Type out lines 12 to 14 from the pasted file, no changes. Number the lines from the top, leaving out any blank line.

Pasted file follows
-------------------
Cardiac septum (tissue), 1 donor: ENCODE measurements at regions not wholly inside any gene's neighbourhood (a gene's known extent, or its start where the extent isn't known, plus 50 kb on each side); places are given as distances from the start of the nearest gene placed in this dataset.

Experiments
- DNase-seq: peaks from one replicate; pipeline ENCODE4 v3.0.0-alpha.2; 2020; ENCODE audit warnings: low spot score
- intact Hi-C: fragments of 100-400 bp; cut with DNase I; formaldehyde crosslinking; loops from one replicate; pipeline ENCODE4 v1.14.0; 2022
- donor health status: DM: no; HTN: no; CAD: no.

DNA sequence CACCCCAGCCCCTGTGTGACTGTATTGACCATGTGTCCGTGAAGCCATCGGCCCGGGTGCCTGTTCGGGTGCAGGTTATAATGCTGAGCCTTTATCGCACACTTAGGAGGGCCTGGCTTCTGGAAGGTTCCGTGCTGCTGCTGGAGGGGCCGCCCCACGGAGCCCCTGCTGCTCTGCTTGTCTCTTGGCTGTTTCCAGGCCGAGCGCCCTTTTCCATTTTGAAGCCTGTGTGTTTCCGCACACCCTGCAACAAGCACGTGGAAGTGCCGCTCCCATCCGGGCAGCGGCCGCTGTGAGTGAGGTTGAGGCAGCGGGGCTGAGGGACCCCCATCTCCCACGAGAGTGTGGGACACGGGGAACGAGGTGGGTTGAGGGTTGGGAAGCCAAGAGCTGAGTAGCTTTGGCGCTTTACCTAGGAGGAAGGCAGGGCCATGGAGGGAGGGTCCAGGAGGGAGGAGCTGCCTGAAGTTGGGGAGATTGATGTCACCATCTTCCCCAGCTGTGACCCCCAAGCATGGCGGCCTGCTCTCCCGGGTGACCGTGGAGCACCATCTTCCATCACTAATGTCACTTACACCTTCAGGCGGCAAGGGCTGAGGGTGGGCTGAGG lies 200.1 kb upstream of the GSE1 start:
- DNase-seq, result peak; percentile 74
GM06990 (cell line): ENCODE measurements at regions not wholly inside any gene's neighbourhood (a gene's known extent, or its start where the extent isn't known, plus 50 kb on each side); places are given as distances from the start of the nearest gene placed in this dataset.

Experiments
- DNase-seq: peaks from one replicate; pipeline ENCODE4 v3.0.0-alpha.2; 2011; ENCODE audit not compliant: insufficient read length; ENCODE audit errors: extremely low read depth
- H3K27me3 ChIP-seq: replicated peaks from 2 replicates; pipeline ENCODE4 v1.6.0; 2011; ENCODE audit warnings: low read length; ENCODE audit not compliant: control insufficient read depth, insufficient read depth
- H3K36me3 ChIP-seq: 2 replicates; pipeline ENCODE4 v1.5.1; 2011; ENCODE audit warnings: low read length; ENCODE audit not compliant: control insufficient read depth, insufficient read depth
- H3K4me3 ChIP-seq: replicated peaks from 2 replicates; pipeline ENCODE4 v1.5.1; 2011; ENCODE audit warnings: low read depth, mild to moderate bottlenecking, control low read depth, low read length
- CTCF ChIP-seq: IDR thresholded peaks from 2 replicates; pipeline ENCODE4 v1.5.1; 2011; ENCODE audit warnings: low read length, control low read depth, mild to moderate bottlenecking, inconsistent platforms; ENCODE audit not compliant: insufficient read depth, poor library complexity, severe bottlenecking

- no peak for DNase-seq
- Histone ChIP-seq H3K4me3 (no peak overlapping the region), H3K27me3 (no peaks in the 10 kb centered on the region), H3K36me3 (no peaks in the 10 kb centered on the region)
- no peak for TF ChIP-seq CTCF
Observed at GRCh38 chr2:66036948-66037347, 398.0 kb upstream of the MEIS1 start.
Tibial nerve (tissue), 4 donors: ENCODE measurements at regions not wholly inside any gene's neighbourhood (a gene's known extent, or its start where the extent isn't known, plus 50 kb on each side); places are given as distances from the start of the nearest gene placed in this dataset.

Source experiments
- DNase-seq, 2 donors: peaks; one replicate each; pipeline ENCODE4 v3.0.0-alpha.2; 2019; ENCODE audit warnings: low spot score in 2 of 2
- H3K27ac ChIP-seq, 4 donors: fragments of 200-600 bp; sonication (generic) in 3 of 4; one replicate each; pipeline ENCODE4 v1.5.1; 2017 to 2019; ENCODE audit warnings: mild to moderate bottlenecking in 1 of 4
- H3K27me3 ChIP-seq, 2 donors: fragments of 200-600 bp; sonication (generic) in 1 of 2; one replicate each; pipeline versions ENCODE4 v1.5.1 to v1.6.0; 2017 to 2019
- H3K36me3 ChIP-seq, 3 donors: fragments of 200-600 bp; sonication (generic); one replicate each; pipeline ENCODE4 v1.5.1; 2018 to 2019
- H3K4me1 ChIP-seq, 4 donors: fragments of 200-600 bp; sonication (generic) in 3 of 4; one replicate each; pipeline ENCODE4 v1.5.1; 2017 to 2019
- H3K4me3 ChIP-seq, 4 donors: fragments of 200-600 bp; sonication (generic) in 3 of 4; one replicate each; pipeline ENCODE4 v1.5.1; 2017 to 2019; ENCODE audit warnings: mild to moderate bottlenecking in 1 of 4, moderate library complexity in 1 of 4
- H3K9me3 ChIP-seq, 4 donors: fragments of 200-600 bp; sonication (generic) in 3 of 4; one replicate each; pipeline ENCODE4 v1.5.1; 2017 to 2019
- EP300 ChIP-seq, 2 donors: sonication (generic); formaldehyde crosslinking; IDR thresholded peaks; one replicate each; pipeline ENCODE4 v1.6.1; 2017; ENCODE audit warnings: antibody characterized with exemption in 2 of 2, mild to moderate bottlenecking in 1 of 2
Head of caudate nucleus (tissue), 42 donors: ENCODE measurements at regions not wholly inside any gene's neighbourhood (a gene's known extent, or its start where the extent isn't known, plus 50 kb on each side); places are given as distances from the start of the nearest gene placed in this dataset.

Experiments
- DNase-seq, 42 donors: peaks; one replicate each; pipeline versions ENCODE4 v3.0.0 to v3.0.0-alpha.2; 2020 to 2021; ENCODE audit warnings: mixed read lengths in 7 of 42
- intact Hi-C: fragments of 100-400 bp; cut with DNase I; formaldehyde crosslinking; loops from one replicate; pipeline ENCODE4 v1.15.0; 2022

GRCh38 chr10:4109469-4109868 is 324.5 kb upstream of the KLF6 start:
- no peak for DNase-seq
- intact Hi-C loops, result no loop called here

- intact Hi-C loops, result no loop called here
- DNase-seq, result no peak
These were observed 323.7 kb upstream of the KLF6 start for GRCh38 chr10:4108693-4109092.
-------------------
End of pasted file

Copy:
- H3K36me3 ChIP-seq: 2 replicates; pipeline ENCODE4 v1.5.1; 2011; ENCODE audit warnings: low read length; ENCODE audit not compliant: control insufficient read depth, insufficient read depth
- H3K4me3 ChIP-seq: replicated peaks from 2 replicates; pipeline ENCODE4 v1.5.1; 2011; ENCODE audit warnings: low read depth, mild to moderate bottlenecking, control low read depth, low read length
- CTCF ChIP-seq: IDR thresholded peaks from 2 replicates; pipeline ENCODE4 v1.5.1; 2011; ENCODE audit warnings: low read length, control low read depth, mild to moderate bottlenecking, inconsistent platforms; ENCODE audit not compliant: insufficient read depth, poor library complexity, severe bottlenecking